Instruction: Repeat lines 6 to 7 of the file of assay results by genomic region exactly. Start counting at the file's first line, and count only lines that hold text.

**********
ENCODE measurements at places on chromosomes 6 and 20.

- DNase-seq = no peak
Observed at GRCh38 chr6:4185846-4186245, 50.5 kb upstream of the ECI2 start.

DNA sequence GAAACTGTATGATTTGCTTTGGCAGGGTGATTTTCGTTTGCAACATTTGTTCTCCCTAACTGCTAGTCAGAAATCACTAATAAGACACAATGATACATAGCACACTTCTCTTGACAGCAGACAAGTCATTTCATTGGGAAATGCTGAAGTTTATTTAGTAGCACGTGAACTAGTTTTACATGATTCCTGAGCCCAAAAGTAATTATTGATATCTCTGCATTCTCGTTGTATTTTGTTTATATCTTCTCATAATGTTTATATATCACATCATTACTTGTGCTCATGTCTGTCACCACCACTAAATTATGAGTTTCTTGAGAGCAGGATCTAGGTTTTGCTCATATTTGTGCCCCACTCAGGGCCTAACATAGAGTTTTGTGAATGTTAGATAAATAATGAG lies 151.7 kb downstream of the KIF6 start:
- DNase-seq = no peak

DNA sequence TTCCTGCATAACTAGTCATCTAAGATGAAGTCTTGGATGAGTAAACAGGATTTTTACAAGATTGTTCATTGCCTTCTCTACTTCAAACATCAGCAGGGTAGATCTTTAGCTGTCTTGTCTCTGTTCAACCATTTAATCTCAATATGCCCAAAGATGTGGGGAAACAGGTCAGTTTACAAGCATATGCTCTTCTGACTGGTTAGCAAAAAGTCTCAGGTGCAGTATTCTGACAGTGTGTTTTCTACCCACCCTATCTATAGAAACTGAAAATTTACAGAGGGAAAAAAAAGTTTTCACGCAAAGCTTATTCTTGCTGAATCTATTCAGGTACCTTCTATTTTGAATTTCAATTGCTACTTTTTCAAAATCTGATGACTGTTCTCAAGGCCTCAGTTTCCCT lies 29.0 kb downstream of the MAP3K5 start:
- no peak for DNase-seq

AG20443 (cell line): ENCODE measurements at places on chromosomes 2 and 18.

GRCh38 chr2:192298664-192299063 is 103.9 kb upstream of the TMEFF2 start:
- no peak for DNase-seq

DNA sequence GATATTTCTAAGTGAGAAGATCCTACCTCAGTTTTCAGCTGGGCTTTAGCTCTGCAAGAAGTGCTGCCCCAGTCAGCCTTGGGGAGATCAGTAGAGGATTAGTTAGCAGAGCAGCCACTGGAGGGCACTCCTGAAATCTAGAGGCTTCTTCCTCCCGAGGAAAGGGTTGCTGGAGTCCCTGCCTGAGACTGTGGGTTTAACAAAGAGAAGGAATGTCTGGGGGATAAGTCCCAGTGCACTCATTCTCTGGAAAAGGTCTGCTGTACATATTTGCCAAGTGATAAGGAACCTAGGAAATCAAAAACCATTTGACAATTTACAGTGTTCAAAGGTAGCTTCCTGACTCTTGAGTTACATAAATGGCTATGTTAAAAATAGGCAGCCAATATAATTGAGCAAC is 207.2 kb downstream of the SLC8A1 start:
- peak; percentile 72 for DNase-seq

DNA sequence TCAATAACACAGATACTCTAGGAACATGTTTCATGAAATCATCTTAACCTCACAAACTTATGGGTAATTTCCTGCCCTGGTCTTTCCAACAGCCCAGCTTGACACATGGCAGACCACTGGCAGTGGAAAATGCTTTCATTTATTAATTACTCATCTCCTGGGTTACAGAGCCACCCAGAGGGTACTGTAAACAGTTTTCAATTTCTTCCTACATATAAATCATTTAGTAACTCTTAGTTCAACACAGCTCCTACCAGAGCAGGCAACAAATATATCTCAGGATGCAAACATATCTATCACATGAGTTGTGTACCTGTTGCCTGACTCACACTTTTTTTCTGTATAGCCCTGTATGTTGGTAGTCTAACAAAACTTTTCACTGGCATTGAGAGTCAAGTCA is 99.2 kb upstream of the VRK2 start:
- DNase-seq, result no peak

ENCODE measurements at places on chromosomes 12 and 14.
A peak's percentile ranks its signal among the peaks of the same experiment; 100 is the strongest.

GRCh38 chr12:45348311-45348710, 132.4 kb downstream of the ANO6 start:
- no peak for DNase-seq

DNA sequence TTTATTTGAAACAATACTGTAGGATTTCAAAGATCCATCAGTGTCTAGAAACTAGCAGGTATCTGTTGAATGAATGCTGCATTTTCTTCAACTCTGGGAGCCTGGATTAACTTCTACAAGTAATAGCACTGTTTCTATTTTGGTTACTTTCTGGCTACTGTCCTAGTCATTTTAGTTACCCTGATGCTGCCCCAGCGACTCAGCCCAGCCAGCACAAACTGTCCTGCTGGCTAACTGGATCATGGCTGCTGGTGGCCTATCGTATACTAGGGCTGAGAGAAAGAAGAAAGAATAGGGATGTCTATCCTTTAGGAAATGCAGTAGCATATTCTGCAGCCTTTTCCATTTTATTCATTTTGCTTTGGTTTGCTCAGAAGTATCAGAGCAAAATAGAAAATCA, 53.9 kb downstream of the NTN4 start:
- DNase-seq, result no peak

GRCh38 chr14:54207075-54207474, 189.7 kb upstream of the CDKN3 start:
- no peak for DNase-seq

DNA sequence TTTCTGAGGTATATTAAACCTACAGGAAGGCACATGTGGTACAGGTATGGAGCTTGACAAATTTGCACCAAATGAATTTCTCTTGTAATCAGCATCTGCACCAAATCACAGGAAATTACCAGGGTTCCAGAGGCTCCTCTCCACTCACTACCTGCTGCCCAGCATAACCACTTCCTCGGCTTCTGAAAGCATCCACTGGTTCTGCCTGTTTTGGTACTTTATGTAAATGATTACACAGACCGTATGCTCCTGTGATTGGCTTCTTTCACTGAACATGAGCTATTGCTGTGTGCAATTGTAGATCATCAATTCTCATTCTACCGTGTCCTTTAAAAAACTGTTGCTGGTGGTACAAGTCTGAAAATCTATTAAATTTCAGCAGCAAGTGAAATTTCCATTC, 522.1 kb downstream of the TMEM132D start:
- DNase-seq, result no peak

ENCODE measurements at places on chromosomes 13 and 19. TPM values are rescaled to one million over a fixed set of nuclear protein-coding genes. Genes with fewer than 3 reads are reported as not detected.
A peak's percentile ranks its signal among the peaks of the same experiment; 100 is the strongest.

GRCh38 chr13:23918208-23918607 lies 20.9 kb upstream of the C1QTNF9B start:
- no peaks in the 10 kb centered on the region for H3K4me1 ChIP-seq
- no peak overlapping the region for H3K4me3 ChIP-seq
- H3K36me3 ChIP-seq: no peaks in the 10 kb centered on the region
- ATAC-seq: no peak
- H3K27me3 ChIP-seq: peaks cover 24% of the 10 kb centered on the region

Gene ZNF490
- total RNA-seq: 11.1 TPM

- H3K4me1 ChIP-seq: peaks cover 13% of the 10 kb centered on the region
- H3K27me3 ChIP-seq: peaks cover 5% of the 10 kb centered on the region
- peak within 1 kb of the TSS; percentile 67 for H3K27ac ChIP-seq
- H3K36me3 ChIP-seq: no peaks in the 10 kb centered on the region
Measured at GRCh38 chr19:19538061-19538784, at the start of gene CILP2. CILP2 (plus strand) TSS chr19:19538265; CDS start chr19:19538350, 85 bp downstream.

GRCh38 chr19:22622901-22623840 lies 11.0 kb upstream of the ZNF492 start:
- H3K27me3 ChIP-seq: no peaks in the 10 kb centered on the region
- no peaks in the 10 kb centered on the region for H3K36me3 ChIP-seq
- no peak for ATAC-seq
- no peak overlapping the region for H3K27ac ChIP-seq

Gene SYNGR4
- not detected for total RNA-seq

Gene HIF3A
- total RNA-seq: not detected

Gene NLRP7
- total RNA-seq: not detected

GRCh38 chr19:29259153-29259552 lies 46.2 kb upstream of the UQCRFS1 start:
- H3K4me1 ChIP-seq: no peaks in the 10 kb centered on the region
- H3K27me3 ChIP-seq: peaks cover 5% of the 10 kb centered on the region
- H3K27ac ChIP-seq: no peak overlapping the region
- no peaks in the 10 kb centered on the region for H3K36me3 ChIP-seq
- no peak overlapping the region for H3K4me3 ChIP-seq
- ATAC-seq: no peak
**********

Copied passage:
DNA sequence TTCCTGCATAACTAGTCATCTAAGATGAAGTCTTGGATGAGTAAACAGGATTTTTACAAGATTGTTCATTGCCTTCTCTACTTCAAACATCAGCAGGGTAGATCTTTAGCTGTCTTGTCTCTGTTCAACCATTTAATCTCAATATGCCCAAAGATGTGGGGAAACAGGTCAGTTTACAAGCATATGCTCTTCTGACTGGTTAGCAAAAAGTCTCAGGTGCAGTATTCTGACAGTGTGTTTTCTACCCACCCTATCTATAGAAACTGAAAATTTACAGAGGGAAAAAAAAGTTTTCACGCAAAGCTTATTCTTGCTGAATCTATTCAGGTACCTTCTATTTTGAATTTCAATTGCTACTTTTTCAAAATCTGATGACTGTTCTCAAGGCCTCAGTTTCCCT lies 29.0 kb downstream of the MAP3K5 start:
- no peak for DNase-seq